3D Printing

With $30M Investment Shapeways Eyes 3D Printing in Japan

Earlier this year, French 3D printing service bureau Sculpteo raised €5 Million, some of which came from the family behind the multinational grocery giant Auchan.  Today, Sculpteo’s Dutch competitor, Shapeways just upped the ante by six times, raising $30 million in a funding round led by INKEF Capital, which included the firm’s existing investors – Union Square Ventures, Index Ventures, Lux Capital, and Andreessen Horowitz – on top of two new investors, Hewlett Packard and Presidio Ventures.

Shapeways was spun out of Philips High Tech Campus in 2008, before obtaining investors and opening their first factory in Eindhoven in December of 2010.  In 2012, the company was able to open a second factory in Long Island and, then, in 2014, launch a new Dutch factory in 2014.  They’ve grown to incorporate 620,000+ community members, sell over 2.5 million 3D printable products in 50 different materials and finishes.  And, now that they’ve got $30 million to play with, the future looks pretty bright for Shapeways and the future of 3D printing got just a little bit more interesting.

hp multi jet fusion 3D print

With the new investment, the company will add INKEF Capital’s Robert Jan Galema to the board, who Shapeways CEO Peter Weijmarshausen suggests has experience “growing small businesses and running large businesses.”  On top of that, the investment from HP further solidifies the relationship between the two companies, as Shapeways will be implementing HP’s Multi Jet Fusion 3D printing in their 3D printing services.  This, in particular, sees Shapeways slowly folding into the Silicon Valley take over the industry.  As companies like HP, Autodesk, Intel, and Microsoft angle to capture the market, Shapeways has aligned itself with a powerful set of players.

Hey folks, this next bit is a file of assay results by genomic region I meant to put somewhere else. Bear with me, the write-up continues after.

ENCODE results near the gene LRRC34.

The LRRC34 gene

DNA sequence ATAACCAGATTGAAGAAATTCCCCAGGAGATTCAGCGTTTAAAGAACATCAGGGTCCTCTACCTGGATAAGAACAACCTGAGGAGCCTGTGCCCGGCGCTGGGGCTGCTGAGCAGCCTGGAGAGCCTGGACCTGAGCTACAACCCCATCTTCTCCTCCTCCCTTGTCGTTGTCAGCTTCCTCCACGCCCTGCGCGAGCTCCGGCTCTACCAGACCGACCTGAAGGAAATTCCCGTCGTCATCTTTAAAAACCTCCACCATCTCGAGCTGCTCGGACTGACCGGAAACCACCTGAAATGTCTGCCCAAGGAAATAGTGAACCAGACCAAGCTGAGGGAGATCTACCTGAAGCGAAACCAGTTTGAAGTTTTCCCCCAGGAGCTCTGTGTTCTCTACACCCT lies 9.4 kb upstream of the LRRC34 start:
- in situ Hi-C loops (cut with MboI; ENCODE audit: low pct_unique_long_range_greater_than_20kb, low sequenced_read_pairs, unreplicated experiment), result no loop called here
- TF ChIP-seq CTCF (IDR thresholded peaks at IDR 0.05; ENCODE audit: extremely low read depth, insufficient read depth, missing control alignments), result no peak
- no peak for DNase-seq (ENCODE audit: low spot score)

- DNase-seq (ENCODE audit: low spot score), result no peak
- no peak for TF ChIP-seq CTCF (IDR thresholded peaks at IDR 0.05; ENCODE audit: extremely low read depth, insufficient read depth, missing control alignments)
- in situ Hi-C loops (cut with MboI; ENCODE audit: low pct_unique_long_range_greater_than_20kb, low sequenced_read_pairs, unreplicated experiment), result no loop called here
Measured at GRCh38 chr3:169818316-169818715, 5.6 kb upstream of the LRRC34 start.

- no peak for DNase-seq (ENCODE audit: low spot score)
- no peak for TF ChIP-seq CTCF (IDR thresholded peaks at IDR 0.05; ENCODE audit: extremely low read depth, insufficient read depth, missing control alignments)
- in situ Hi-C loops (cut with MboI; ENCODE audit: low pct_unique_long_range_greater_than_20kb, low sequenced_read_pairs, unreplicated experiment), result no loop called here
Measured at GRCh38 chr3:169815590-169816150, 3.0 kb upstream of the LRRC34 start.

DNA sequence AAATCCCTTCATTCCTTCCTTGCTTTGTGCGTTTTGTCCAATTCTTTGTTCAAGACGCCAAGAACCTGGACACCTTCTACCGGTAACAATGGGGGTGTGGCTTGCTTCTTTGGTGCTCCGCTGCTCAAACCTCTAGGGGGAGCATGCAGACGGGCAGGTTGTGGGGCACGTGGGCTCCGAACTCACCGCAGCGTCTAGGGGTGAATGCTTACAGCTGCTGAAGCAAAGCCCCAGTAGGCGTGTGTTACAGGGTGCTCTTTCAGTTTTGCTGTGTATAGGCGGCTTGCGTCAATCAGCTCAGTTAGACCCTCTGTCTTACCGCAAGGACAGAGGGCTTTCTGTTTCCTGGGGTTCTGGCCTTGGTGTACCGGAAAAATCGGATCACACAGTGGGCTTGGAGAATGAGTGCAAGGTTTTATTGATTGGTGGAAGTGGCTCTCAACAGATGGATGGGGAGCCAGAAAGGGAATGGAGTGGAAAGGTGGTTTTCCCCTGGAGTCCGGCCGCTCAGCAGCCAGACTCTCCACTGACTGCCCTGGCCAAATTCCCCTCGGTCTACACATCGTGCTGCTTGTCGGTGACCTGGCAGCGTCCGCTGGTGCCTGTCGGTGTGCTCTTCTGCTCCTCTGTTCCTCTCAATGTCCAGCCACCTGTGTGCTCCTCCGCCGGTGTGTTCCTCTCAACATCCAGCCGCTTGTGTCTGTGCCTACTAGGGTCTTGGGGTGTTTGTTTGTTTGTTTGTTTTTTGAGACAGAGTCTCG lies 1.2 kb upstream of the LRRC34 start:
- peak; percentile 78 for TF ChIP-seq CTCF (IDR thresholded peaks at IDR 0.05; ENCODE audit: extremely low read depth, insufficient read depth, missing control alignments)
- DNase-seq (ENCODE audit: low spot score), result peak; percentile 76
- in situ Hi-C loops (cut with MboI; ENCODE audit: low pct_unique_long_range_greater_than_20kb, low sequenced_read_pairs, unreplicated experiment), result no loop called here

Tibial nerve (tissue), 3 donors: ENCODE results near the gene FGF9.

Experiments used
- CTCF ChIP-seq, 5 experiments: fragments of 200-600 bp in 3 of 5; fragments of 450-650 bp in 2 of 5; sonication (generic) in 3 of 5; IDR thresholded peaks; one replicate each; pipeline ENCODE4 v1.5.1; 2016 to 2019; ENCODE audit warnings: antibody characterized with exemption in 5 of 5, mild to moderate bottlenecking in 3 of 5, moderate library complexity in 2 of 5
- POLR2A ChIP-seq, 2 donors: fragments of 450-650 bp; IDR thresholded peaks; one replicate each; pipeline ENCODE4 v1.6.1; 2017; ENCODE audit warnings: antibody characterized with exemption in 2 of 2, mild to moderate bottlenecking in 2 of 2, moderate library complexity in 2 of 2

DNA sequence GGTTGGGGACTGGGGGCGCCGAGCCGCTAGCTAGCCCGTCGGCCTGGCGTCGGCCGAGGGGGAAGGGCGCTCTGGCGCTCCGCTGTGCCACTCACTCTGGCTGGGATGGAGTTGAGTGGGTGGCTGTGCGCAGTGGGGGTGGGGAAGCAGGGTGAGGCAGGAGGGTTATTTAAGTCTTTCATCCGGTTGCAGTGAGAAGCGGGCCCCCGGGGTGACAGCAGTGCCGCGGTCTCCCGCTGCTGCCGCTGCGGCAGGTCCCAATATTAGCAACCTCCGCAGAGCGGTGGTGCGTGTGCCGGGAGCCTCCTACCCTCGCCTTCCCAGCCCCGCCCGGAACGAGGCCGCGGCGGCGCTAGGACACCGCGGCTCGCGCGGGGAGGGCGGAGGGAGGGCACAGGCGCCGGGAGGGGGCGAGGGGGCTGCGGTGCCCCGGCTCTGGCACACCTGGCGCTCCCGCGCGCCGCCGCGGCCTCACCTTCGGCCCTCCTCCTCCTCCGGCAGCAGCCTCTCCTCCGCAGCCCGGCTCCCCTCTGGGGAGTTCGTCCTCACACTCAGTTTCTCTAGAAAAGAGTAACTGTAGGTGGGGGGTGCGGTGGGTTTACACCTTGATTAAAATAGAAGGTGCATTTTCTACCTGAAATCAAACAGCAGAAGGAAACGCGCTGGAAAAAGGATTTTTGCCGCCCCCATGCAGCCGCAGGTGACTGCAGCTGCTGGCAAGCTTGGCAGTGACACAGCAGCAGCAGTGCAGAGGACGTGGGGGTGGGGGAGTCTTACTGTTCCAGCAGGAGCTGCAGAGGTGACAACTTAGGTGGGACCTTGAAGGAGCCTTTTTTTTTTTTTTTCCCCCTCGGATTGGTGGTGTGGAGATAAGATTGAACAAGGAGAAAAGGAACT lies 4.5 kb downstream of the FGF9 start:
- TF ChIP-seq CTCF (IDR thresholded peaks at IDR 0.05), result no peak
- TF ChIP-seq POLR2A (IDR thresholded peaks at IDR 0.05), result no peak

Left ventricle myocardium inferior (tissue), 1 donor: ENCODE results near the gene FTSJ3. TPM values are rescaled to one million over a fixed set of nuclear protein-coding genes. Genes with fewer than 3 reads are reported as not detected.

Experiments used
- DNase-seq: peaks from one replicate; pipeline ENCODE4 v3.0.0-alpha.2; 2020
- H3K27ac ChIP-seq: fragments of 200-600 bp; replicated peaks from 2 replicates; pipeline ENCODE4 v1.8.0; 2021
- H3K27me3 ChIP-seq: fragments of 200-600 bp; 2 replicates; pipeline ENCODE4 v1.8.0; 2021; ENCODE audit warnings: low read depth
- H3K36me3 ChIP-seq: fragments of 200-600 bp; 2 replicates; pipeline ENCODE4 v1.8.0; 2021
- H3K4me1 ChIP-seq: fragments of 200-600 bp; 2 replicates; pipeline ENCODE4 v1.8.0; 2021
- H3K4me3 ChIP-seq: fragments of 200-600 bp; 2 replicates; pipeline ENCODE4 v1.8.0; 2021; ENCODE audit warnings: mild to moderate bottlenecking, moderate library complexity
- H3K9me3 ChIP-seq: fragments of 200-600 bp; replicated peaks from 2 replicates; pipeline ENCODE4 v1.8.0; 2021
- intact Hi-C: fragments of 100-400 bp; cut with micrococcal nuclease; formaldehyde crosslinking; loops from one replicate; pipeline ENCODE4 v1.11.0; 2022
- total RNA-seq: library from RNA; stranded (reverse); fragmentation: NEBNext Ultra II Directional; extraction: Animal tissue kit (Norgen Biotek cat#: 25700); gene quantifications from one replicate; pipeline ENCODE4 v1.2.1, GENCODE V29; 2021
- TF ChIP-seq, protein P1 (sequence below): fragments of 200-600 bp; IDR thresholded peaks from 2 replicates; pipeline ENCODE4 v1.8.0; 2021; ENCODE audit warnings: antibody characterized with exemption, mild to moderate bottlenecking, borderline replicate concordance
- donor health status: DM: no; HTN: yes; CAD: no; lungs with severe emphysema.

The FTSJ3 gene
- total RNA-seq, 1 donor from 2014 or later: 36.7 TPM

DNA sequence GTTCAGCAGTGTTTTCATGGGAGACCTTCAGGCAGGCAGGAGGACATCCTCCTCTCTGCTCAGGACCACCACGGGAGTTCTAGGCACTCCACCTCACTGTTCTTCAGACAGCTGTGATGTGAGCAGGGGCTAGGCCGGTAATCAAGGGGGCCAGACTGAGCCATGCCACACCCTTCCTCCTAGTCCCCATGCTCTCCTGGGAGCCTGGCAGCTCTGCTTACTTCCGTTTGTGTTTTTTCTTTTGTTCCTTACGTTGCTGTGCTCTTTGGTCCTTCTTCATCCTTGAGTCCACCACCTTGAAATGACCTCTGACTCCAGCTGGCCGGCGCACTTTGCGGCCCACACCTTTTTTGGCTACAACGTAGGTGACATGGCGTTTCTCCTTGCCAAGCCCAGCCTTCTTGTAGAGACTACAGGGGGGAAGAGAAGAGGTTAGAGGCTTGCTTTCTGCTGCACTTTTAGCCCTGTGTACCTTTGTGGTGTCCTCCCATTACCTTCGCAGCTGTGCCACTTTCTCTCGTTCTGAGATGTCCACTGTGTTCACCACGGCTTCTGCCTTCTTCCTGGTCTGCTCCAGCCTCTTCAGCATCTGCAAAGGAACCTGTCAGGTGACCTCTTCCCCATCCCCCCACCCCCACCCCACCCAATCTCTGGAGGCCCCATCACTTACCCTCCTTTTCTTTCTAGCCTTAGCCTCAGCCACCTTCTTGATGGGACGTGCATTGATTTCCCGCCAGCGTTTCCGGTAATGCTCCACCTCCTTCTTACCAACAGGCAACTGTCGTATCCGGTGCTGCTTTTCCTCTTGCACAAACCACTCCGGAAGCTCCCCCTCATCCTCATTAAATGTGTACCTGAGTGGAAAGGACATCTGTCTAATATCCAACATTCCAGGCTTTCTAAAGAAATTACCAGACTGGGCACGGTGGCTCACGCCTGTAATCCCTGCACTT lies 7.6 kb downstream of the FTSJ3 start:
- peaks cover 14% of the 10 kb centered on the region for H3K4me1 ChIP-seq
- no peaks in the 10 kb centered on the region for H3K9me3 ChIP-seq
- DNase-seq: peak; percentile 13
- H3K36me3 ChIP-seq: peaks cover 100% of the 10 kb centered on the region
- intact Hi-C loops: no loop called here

Another exciting bit of info that Weijmarshausen included was that their new partner, Presidio Ventures, is part of the Sumitomo group, one of Japan’s largest business groups.  The CEO writes, “Their knowledge about Japan will help us bring Shapeways to the Japanese market when the time is right.” This is particularly interesting to me in watching the development of Rinkak, a 3D printing marketplace in Japan headed by the start-up Kabuku Inc.  In addition to hosting really great designs and offering laser sintered wood, Rinkak has recently announced a variety of new business plans and services that demonstrate their ability to think outside of the box.  With Shapeways eying Japan, I wonder how they see the Japanese company and if there is a takeover on their minds.

Other than that, the Shapeways CEO did not go into much detail about how they would use the new funds, other than to say that they’ll improve their website, increasing their materials portfolio, and make their service “easier, more fun and faster for you – our community – to get what you want.” With $30 million in funding – just $10 million short of what Organovo sought with its secondary public offering – Shapeways has the potential to do a lot and I’m excited to see exactly what they do with it.